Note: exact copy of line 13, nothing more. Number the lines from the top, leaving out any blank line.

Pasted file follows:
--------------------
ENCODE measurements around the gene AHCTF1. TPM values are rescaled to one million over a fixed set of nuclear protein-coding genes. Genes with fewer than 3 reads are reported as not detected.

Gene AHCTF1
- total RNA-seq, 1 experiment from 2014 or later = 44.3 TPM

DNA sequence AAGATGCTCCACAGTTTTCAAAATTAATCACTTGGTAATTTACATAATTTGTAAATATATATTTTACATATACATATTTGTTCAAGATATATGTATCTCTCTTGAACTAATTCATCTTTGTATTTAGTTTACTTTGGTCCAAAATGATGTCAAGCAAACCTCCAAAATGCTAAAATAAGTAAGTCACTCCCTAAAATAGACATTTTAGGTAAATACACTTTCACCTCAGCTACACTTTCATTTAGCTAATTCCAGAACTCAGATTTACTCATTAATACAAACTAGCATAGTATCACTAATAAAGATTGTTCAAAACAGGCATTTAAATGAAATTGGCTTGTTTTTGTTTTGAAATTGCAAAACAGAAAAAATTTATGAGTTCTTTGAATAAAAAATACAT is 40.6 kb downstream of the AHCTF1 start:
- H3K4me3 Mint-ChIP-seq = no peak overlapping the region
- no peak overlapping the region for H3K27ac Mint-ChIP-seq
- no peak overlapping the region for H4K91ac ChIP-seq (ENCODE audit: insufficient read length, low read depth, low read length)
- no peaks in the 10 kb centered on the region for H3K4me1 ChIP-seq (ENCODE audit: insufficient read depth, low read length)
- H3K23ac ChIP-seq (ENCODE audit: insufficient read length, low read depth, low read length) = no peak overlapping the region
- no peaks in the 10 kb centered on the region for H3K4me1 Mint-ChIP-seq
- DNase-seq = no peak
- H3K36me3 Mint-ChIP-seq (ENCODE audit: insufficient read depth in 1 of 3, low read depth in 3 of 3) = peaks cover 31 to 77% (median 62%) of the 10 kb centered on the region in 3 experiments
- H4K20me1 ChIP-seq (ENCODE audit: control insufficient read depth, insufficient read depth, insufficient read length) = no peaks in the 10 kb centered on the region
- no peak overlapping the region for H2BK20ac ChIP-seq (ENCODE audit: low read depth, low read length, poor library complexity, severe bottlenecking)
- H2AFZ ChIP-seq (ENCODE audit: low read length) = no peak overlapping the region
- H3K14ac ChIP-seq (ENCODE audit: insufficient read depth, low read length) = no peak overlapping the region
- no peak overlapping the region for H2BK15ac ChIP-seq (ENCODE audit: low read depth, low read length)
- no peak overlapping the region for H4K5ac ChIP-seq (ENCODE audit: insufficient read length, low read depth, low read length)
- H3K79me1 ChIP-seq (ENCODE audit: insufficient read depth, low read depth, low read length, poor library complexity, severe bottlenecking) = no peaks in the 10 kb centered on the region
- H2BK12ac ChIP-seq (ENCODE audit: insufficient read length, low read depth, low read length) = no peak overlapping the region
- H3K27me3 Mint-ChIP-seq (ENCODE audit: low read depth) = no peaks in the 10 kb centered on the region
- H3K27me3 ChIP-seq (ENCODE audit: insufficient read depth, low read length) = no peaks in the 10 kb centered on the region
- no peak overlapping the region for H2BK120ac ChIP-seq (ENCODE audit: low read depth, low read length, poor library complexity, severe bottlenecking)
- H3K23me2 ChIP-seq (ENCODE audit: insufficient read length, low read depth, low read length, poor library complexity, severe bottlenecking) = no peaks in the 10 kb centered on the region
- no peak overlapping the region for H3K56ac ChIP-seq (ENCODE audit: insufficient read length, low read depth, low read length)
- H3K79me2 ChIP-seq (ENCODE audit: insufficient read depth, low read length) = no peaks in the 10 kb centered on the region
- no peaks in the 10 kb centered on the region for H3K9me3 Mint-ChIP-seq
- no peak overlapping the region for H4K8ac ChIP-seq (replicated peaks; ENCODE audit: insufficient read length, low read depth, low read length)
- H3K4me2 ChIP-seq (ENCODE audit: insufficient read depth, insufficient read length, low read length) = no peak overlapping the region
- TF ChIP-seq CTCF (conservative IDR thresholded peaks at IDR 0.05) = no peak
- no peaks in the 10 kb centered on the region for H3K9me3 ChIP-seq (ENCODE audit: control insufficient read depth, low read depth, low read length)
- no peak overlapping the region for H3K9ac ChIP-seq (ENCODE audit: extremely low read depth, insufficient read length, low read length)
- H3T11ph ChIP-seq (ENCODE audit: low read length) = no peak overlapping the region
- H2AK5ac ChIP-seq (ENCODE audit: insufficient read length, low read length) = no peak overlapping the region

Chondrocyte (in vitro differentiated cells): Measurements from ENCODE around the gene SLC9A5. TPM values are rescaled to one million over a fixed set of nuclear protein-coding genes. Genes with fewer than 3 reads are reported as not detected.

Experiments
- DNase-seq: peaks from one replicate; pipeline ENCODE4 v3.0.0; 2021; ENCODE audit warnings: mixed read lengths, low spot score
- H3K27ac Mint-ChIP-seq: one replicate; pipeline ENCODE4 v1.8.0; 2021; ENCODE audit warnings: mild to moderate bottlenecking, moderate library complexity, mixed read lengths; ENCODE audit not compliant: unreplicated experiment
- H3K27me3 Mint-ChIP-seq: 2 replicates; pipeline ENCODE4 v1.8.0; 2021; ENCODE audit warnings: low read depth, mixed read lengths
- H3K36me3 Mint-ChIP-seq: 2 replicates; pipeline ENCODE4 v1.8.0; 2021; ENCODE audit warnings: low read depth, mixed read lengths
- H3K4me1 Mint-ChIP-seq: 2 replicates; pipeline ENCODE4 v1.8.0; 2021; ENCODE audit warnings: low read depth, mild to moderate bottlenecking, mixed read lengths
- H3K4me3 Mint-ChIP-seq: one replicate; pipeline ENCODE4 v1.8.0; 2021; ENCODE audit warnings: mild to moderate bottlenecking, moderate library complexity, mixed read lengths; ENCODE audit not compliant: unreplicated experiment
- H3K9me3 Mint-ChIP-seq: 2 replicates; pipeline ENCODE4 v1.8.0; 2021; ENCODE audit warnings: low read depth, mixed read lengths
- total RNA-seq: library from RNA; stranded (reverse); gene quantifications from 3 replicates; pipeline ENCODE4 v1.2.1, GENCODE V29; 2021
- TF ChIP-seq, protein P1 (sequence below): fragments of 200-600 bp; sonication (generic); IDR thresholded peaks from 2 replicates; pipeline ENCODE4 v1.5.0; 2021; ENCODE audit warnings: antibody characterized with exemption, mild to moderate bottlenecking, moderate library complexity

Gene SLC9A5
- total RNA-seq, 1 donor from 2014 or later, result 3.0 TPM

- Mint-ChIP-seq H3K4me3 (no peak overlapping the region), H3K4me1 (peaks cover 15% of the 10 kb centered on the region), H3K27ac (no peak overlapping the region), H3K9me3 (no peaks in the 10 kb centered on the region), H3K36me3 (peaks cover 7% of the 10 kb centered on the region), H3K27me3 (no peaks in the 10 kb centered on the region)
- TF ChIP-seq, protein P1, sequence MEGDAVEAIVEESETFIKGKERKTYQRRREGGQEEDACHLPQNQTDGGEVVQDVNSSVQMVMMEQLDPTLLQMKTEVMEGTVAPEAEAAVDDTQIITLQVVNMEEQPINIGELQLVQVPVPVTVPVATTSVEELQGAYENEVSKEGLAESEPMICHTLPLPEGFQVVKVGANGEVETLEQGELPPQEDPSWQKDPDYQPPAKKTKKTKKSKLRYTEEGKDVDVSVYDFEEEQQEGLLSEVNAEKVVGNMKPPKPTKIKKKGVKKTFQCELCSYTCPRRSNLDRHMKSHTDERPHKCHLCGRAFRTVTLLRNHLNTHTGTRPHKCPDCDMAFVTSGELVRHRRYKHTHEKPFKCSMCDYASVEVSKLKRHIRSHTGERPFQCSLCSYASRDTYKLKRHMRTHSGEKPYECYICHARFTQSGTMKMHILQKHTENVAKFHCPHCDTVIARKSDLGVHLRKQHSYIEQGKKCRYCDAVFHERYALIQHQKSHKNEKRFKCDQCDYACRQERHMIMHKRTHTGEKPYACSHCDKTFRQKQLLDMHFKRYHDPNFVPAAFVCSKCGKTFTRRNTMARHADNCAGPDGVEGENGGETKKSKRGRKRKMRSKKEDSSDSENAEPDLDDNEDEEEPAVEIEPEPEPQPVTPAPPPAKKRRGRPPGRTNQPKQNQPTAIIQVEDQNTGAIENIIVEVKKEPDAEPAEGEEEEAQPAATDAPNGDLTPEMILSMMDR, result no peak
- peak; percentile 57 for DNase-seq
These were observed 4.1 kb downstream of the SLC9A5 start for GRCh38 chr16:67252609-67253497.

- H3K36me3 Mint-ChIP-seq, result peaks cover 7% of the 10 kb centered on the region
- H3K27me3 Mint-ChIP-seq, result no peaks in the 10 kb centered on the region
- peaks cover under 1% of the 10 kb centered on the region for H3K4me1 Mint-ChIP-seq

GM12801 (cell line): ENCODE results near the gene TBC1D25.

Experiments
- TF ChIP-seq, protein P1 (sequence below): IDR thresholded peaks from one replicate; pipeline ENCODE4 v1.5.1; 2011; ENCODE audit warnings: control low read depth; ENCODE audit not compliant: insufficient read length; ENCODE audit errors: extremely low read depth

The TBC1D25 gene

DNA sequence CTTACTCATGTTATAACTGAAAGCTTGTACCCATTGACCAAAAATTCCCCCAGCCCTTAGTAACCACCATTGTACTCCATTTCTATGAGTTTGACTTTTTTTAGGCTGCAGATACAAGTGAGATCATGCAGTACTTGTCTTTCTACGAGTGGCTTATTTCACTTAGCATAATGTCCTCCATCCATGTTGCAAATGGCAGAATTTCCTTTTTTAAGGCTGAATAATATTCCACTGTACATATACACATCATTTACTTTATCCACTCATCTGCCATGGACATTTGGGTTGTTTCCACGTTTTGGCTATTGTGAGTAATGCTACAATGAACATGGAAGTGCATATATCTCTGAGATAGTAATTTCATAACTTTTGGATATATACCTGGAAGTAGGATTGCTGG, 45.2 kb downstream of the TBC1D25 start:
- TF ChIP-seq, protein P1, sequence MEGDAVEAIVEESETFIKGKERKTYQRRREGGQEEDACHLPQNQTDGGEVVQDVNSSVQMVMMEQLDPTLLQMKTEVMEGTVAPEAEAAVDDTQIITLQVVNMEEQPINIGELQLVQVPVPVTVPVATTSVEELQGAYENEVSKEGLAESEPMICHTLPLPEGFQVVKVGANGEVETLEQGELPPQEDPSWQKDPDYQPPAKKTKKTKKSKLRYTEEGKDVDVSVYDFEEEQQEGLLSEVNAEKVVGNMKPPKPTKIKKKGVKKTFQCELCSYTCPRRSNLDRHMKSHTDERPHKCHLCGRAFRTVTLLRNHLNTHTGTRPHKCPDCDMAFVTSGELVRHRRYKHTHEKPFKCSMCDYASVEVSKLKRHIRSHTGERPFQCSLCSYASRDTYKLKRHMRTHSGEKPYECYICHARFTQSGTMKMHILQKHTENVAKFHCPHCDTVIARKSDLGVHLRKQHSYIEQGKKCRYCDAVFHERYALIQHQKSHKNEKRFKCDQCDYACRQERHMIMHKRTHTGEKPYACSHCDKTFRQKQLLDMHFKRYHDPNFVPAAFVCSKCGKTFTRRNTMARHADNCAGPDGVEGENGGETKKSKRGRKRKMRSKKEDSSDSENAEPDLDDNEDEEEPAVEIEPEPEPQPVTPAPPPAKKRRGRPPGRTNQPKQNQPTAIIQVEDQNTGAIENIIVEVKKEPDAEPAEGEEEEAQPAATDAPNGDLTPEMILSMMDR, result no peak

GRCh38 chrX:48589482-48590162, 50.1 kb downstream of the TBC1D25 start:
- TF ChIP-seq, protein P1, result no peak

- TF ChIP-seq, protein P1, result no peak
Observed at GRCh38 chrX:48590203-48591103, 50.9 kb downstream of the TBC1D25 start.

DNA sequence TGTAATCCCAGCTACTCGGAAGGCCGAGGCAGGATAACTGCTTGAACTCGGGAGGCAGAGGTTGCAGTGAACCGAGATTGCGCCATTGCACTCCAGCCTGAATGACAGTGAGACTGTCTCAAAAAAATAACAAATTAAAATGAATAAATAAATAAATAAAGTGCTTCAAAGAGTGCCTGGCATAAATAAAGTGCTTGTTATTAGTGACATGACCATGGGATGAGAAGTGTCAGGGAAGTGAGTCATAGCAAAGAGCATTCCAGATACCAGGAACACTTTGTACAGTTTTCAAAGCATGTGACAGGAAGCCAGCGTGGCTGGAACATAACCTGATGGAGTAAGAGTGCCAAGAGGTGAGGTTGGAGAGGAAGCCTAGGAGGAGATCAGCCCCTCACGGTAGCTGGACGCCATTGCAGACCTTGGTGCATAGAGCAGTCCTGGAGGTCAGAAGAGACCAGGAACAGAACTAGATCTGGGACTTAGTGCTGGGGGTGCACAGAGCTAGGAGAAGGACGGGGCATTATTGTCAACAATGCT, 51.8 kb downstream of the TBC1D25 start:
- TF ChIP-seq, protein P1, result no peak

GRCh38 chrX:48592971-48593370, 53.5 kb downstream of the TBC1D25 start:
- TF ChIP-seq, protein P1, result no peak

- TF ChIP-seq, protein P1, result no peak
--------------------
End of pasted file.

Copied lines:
- H4K20me1 ChIP-seq (ENCODE audit: control insufficient read depth, insufficient read depth, insufficient read length) = no peaks in the 10 kb centered on the region